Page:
- Customers of Southern California Edison (SCE) and San Diego Gas & Electric (SDG&E) will get $1.4 billion in savings, including $600 million in direct refunds, if state regulators approve a settlement of disputed costs from the shuttered San Onofre Nuclear Generating Station (SONGS).
- The deal makes shareholders, not ratepayers, responsible for post-shutdown costs of steam generators installed in 2009 and 2010 that proved highly defective and forced the shutdown of the 2,200-MW plant in 2012. Majority owner SCE decided last year not to try repairing and reopening the station.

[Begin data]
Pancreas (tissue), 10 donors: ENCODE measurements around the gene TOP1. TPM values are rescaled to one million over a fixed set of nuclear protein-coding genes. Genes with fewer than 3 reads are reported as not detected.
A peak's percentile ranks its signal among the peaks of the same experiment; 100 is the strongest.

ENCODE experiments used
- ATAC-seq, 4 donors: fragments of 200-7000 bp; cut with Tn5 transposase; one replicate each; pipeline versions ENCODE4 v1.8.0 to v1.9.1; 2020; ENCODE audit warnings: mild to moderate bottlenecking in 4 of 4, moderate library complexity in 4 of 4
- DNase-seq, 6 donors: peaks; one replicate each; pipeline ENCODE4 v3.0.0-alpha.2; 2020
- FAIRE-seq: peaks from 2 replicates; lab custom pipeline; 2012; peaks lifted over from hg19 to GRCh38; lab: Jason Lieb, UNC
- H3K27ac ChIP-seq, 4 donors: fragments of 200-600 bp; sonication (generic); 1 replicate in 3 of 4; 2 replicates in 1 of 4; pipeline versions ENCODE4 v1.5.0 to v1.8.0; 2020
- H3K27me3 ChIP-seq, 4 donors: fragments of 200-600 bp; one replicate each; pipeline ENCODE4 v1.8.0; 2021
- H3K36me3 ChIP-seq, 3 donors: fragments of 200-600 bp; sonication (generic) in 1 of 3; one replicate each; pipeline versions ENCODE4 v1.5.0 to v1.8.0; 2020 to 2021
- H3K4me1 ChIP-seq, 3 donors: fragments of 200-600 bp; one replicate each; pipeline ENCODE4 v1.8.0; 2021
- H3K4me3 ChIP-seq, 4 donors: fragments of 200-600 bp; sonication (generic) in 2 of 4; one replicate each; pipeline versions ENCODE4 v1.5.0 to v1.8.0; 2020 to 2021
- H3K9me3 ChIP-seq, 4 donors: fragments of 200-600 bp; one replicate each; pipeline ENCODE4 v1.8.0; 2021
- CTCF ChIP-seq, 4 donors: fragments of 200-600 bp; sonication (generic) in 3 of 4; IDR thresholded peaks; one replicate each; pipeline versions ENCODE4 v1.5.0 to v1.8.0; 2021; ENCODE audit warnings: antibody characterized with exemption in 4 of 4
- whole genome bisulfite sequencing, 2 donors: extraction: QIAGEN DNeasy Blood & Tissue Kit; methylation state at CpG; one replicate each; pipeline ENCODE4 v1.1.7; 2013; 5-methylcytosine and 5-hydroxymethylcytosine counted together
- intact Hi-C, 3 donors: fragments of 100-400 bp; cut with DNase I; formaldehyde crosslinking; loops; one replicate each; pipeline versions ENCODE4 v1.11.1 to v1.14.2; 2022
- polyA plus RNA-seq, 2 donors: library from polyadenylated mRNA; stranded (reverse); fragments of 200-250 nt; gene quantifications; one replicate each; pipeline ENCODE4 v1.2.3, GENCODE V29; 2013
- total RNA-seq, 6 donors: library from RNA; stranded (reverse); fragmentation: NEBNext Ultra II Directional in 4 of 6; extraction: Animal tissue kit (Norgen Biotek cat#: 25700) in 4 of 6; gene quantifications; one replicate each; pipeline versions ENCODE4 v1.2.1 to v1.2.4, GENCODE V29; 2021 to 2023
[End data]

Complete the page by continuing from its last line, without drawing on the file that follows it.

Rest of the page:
- The companies will, however, be able to charge ratepayers for a limited time for replacement power and other plant investments besides the defective generators.
The SONGS shutdown not only created a huge problem for the utility owners, who have said they will keep pursuing cost recovery from the generator manufacturer, Mitsubishi Heavy Industries, and from insurers, but the closure also cut a huge power source out of Southern California’s energy mix.
In a power replacement plan approved recently, SCE will look to obtain from 500 MW to 700 MW of new capacity, at least 400 MW of it from renewables, efficiency and other “preferred resources.” SDG&E was authorized to procure from 500 MW to 800 MW, at least 200 MW of it from preferred sources. More wrangling will occur, however, as there are still years-long plant-decommissioning processes to come, and likely disputes over responsibility for those costs.